Poder Hispanic - Miami - April/May 2012 - (Page 70)
[Dean Sally Blount at the Kellogg campus in Coral Gables]
the big story
Brave New Business World
Kellogg School of ManageMent Dean Sally Blount on the renowneD BuSineSS college’S SeconD expanSion in MiaMi anD planS to Set Down rootS in São paulo
by karen-janine cohen. “Think Bravely” is the intriguing slogan of the branding campaign undertaken by Northwestern University’s Kellogg School of Management. What does it mean for a business school? And how do you do it? Kellogg Dean Sally Blount was happy to explain all when she was in Miami recently to celebrate the expansion of the Coral Gables branch of the Chicago-based school. Kellogg added 10,000 square feet to the campus—including a state70 • www.poder360.com
of-the-art lecture hall, 11 study-group rooms, an alumni center and an expanded faculty lounge—to meet rising demand for the program. It’s the second expansion for the Miami location, which opened in 2006 and boasts 115 students—about a third of whom are from Colombia, Chile, Peru and other foreign countries—working toward an executive MBA degree tailored to those usually already working at managerial levels or above. It’s a great fit for South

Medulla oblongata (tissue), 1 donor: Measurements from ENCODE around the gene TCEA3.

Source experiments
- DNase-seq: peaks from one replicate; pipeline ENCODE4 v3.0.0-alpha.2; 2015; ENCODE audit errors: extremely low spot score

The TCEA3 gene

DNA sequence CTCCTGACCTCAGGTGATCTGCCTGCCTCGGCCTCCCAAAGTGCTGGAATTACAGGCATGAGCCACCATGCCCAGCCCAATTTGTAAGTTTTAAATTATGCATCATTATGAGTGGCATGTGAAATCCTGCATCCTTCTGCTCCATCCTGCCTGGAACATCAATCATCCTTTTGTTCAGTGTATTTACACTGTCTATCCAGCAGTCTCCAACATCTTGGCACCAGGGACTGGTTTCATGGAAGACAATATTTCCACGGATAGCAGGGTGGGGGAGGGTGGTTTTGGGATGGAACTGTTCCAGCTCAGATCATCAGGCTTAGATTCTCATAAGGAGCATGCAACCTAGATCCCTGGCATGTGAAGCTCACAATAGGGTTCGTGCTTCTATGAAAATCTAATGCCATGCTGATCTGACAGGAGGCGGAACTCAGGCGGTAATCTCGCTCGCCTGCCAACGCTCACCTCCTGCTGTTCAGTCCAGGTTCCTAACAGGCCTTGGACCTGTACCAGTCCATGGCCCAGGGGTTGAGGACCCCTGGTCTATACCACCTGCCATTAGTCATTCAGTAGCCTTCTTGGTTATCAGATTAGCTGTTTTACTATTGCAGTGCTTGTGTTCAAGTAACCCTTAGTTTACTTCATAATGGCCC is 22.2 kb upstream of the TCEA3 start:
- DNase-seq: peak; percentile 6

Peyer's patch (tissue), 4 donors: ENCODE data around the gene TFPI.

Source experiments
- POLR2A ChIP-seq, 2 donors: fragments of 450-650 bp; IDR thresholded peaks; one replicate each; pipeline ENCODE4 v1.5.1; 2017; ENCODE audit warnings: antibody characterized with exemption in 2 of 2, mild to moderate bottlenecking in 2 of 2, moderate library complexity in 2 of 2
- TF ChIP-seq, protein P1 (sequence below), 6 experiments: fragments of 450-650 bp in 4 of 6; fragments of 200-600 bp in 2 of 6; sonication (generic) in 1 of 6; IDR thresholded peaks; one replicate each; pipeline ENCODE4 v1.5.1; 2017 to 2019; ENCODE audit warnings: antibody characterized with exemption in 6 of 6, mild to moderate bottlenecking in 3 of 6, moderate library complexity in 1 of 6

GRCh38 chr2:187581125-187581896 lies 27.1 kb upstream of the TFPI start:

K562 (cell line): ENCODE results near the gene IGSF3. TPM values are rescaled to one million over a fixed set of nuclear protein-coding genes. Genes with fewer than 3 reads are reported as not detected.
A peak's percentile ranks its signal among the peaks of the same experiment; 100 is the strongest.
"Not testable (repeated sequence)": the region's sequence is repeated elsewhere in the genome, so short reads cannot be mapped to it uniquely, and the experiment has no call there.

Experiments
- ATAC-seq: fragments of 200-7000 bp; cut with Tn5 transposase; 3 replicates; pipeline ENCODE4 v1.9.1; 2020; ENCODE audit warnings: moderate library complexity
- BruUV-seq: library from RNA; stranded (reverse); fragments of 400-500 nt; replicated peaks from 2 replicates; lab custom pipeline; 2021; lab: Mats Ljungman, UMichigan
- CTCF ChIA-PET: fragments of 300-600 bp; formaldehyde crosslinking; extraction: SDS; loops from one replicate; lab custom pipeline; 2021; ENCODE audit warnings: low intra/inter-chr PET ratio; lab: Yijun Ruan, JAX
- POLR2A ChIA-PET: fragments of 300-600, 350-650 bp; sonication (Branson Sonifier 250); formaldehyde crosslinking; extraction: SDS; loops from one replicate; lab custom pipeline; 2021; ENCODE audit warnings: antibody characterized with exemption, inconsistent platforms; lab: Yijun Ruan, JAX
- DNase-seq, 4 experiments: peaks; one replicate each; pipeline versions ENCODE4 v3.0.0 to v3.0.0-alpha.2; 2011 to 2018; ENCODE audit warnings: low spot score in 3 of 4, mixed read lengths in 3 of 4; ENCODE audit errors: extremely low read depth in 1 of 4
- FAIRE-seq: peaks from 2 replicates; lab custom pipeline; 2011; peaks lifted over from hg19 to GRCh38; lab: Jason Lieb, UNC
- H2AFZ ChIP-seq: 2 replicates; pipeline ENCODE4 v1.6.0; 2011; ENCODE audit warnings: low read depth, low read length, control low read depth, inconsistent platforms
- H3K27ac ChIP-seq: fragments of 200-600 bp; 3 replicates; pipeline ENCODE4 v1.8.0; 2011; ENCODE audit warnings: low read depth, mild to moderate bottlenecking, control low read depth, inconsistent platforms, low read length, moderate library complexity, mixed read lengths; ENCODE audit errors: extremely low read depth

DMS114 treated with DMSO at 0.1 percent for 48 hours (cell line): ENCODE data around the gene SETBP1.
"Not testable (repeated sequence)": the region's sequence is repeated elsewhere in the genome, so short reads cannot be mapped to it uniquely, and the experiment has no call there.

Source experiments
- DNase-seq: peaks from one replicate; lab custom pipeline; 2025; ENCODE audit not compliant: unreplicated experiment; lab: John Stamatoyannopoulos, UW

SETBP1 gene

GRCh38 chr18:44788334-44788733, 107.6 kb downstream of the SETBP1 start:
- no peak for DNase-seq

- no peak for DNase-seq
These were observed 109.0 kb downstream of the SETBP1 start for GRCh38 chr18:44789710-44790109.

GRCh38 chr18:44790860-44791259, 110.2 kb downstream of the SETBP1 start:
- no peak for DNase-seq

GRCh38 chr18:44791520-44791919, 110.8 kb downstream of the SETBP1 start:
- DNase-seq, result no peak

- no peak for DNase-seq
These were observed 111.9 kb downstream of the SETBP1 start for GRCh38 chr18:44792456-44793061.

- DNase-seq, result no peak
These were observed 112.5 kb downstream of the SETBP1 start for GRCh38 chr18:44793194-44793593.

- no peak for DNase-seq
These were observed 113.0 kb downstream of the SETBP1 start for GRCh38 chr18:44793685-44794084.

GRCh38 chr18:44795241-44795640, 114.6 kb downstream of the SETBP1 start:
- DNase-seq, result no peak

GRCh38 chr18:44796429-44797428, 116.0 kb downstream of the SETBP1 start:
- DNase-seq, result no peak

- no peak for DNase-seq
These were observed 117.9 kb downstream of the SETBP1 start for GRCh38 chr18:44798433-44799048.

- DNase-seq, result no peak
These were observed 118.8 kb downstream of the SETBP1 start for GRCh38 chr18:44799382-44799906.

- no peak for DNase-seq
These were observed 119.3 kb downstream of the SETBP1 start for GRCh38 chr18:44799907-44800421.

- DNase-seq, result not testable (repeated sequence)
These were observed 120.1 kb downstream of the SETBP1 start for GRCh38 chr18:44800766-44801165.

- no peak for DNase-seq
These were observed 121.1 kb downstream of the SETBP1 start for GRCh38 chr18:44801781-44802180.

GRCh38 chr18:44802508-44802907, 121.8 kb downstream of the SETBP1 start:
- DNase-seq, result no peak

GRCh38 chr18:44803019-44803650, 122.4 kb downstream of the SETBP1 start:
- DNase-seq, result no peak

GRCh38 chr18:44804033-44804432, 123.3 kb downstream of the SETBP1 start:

Florida, which already has close business ties to Latin America and the Caribbean. Blount, named dean in 2010, is herself a Kellogg alumna, earning her doctorate there in 1992. She went on to teach at the University of Chicago, later moving on to New York University’s Stern School of Business, where she was dean of its undergraduate college and school vice dean. She was also NYU’s special adviser for global academic integration. So it is no surprise that a big component of Kellogg’s fiveyear plan includes expanding in some of the world’s fastest-growing economies, such as an upcoming partnership with Fundação Dom Cabral, an independent business school, in São Paulo, Brazil. A world swiftly integrating both geographically and through information technology is at the heart of challenges facing the next generation of business leaders, Blount says. And that’s where the thinking bravely part comes in. Blount says it’s about facing a new century equipped with skills that go far beyond the textbooks.
PODER hisPanic MaGaZinE 8 aPRil/May 2012
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